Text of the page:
Earth Imaging Journal: Remote Sensing, Satellite Images, Satellite Imagery
Breaking News
Earth Day: Kids Saving the Planet & Wildlife – Barron Prize
The Gloria Barron Prize for Young Heroes is a...
Space Foundation Names TheraLight, LLC as Space Certification Program Partner
COLORADO SPRINGS, Colo.  — Space Foundation, a 501(c)(3) global...
Australian Space Forum to put space sector in spotlight
The Australian Space Forum to be held in South...
Trimble Introduces Siteworks SE Starter Edition Site Positioning Software for Construction Surveying
SUNNYVALE, Calif. —Trimble (NASDAQ:TRMB) introduced today the Trimble® Siteworks SE Starter Edition, an...
Accelerating exploration for geothermal energy with UAV magnetometry conducted in North-Central Nevada
Reno, Nevada, USA; Riga, Latvia - Geophysics faculty and...

DARPA’s MOIRE program seeks to enable the technologies required for large space platform optics.

Today, aircraft are used for some imagery requirements. Because of the huge quantity of aircraft needed, and because aircraft do not fly high enough to see into denied territories, spacecraft are also used for imagery requirements.

Spacecraft, however, face different challenges in providing persistent coverage. The size (aperture) of the optics needed, as well as the limitations of producing and launching extremely large precision glass optics, means it is infeasible to place such a system in geosynchronous earth orbit (GEO), approximately 36,000 kilometers high, where it could provide persistent coverage.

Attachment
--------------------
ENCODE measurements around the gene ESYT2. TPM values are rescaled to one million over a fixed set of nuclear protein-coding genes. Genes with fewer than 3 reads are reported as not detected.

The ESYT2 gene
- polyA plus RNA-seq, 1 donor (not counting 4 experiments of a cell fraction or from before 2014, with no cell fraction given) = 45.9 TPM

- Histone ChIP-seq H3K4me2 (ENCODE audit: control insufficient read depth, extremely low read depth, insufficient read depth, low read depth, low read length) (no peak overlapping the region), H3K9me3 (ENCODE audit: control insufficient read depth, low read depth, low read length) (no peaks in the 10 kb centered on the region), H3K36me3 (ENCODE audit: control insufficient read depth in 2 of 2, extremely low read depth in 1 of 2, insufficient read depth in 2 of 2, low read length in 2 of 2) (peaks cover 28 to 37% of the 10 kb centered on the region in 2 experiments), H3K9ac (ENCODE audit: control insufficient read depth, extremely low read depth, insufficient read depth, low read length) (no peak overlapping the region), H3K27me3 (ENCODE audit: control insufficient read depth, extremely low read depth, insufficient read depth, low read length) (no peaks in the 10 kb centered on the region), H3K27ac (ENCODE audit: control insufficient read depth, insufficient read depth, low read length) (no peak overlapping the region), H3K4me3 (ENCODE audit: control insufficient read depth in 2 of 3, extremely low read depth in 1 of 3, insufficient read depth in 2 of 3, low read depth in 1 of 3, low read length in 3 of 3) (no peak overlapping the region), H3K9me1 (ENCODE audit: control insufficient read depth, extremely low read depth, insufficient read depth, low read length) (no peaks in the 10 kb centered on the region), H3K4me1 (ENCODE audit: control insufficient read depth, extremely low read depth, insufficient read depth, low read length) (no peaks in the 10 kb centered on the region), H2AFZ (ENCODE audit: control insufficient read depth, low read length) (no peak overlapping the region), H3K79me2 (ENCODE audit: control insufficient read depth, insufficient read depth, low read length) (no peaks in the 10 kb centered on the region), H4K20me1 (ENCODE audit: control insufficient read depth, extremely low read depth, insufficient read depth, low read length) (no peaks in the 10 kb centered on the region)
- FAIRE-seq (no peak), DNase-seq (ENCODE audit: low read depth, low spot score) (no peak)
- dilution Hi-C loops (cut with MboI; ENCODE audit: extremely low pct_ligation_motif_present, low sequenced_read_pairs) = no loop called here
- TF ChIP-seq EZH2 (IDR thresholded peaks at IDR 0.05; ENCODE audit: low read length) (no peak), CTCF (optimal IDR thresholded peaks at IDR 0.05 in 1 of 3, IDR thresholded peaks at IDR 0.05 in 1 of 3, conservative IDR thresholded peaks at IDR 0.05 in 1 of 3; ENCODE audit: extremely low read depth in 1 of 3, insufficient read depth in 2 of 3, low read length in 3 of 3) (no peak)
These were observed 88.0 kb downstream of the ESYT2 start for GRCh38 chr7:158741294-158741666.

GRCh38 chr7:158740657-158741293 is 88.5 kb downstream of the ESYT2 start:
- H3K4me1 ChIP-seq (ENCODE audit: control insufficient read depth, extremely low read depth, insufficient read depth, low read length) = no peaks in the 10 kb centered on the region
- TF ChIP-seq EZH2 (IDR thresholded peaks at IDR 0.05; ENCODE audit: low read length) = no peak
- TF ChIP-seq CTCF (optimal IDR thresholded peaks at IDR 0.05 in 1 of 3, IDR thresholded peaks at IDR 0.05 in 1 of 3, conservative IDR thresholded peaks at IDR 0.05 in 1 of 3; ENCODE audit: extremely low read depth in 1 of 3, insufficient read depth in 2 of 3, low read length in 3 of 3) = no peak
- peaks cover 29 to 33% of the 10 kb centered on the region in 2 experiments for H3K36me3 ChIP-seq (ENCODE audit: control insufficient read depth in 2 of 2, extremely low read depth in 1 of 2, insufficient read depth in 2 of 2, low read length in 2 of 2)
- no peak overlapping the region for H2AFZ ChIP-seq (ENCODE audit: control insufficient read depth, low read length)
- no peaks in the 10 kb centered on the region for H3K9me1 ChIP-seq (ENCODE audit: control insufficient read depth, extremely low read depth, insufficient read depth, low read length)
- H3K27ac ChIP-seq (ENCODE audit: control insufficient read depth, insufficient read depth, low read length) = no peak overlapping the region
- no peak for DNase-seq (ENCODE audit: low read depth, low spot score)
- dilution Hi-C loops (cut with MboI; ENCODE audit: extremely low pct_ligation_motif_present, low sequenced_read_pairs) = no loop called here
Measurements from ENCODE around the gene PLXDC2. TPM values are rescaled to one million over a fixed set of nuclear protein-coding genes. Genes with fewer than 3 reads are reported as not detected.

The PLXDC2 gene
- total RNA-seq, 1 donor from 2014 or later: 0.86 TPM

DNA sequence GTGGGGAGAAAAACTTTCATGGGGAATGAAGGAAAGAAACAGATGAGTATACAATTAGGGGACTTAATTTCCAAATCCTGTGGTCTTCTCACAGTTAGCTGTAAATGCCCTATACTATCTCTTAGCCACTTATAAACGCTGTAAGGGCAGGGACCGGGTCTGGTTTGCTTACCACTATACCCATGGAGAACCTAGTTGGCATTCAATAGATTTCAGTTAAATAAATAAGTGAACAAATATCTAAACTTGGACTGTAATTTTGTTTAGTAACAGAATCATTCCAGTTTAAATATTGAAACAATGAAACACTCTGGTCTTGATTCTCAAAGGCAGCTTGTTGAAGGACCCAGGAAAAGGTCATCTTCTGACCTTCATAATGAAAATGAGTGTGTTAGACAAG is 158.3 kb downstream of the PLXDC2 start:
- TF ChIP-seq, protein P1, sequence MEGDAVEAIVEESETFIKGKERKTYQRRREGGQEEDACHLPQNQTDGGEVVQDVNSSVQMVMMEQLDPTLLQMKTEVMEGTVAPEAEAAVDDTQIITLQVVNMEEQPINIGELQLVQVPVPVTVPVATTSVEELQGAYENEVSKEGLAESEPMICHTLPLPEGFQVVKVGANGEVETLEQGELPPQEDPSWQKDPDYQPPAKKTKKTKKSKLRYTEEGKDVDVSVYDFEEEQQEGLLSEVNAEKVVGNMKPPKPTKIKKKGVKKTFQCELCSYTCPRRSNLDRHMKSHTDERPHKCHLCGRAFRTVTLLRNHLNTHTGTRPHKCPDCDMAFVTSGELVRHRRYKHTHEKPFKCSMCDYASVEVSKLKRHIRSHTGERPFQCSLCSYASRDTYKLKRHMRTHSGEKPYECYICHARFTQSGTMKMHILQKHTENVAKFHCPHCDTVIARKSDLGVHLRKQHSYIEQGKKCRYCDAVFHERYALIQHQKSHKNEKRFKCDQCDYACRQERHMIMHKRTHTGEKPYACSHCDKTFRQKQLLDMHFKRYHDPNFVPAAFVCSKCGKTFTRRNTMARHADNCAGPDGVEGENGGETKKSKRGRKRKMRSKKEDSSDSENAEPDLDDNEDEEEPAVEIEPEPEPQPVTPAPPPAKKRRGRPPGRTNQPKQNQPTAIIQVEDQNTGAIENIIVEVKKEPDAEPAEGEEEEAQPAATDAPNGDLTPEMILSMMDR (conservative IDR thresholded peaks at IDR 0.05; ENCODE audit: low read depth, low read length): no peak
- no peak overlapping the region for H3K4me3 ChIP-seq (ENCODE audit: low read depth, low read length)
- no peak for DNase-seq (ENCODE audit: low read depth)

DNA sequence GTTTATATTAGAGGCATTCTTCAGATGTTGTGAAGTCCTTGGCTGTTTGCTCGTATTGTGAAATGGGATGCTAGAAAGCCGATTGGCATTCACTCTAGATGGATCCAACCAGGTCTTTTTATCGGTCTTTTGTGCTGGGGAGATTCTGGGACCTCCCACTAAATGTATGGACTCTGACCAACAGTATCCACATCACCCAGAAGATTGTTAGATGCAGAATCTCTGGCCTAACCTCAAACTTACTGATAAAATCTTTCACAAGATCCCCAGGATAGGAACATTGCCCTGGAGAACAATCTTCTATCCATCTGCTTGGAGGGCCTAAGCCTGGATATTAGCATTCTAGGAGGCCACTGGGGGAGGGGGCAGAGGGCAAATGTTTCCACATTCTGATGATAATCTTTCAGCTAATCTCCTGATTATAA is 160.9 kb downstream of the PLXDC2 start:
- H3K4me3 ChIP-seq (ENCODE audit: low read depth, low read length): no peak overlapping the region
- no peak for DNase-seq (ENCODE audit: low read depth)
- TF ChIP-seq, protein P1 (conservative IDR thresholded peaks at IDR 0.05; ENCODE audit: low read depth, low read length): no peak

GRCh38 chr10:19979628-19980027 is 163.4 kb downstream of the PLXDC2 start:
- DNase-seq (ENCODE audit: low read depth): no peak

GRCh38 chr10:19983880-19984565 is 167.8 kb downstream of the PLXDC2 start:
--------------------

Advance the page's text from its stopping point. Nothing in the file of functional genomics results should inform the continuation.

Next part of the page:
The Defense Advanced Research Projects Agency (DARPA) is exploring such a system: the membrane optical imager for real-time exploitation (MOIRE), a GEO-based system that uses a lightweight membrane optic etched with a diffractive pattern. The diffractive pattern is used to focus light on a sensor.

DARPA’s MOIRE program seeks to enable the technologies required for large space platform optics. The program aims to demonstrate the manufacturability of large membranes (up to 20 meters), large structures to hold the optics flat, and the secondary optical elements needed to turn a diffraction-based optic into a wide bandwidth imaging device.

The MOIRE program began in March 2010 and encompasses multiple phases: Phase 1 (proof of concept), Phase 2 (system design) and an option for a Phase 3 (system demonstration). The program is currently in Phase 1.

Source: DARPA

 

Comments are closed.